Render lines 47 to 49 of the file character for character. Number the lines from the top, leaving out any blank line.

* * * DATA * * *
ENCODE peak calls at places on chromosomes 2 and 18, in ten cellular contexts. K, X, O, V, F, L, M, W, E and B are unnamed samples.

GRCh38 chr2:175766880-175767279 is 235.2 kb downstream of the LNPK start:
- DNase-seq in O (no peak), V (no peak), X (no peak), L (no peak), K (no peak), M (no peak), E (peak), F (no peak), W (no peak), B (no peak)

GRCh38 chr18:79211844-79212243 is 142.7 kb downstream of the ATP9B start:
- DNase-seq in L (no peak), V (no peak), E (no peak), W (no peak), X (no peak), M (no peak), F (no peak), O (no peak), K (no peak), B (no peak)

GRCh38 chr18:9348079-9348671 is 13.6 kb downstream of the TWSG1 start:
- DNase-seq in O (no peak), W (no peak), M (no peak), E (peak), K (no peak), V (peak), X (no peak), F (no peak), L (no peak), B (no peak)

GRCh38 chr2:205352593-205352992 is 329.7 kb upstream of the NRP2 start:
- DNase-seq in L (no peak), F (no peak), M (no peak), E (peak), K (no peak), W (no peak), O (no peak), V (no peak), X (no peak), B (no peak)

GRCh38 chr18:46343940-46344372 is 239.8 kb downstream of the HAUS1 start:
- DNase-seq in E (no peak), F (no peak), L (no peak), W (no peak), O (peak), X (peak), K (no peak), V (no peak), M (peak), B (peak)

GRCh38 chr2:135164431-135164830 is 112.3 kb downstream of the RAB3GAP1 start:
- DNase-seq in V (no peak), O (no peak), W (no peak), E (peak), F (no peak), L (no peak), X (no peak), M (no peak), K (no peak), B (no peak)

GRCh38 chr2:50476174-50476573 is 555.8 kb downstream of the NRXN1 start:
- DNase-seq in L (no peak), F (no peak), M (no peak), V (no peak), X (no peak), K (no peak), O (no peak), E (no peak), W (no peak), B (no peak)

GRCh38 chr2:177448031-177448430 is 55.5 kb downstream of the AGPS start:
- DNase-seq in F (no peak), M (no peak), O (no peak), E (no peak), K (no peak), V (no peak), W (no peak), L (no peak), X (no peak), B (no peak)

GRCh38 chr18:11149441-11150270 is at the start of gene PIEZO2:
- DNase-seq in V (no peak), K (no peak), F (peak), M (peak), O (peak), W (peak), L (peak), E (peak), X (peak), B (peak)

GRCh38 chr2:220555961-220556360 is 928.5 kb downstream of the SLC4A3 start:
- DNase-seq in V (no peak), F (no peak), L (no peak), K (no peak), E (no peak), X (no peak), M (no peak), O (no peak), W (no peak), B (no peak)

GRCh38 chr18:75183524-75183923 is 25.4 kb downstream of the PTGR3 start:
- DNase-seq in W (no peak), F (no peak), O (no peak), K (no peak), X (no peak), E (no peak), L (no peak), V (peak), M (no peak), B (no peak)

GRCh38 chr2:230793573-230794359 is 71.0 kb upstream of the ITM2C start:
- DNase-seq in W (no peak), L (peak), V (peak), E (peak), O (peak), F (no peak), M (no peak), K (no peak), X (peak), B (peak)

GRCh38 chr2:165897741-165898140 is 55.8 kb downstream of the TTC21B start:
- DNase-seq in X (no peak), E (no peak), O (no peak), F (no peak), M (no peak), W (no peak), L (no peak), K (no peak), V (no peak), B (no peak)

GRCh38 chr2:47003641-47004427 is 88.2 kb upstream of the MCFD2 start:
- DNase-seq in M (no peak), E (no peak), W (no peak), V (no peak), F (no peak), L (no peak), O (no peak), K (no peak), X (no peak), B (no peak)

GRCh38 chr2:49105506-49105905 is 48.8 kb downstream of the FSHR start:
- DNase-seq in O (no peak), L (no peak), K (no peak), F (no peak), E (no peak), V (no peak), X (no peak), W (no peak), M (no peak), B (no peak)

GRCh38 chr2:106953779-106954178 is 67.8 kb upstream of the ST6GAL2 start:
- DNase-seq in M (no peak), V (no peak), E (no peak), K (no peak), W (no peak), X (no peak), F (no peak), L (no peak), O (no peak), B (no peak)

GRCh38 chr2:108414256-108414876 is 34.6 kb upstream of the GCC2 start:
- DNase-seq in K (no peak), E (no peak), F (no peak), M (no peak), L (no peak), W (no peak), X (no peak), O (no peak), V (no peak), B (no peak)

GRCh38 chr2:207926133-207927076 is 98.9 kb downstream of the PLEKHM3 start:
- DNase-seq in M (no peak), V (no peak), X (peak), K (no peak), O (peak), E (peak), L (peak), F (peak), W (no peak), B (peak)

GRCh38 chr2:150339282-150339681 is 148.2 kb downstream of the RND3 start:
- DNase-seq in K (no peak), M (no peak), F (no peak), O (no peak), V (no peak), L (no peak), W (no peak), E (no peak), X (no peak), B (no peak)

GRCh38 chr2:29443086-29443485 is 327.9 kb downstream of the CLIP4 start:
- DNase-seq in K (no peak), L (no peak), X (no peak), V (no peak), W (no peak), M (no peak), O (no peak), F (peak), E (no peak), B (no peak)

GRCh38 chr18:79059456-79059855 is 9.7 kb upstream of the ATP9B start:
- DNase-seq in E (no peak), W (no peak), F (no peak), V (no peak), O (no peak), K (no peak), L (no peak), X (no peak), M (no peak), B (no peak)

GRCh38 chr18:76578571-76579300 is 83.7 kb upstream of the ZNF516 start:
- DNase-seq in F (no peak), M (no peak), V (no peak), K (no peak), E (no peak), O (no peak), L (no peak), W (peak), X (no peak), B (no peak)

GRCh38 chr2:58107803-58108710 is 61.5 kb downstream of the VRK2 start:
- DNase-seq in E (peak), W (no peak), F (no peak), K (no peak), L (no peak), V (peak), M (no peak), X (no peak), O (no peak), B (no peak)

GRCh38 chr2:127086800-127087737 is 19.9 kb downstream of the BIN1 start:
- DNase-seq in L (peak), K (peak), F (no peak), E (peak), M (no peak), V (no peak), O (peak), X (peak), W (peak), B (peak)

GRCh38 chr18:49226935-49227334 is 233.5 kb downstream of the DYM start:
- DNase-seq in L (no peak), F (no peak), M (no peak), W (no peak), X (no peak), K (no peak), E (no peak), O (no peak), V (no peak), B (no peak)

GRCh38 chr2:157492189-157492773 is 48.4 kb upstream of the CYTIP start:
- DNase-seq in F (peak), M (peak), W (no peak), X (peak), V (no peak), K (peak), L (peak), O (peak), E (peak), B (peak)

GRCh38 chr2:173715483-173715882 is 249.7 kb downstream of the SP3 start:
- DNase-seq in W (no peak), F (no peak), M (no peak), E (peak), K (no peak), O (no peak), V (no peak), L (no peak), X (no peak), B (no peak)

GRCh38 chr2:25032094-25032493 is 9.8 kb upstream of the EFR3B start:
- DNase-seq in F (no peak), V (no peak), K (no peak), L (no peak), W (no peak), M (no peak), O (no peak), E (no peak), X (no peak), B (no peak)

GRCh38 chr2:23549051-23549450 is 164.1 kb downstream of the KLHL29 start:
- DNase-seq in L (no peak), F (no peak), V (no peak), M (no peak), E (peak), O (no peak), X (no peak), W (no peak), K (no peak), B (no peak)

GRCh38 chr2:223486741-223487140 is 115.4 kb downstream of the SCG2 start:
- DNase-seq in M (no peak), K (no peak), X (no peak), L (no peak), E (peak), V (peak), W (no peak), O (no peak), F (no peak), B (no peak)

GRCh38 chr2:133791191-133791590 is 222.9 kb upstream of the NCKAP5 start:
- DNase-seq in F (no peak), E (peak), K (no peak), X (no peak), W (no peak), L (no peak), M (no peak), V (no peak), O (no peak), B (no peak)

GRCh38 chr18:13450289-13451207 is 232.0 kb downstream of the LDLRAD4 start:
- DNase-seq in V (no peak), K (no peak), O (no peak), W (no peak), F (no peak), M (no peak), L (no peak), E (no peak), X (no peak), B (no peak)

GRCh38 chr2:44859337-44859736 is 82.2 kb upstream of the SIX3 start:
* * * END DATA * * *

- DNase-seq in E (peak), W (no peak), F (no peak), K (no peak), L (no peak), V (peak), M (no peak), X (no peak), O (no peak), B (no peak)

GRCh38 chr2:127086800-127087737 is 19.9 kb downstream of the BIN1 start:
- DNase-seq in L (peak), K (peak), F (no peak), E (peak), M (no peak), V (no peak), O (peak), X (peak), W (peak), B (peak)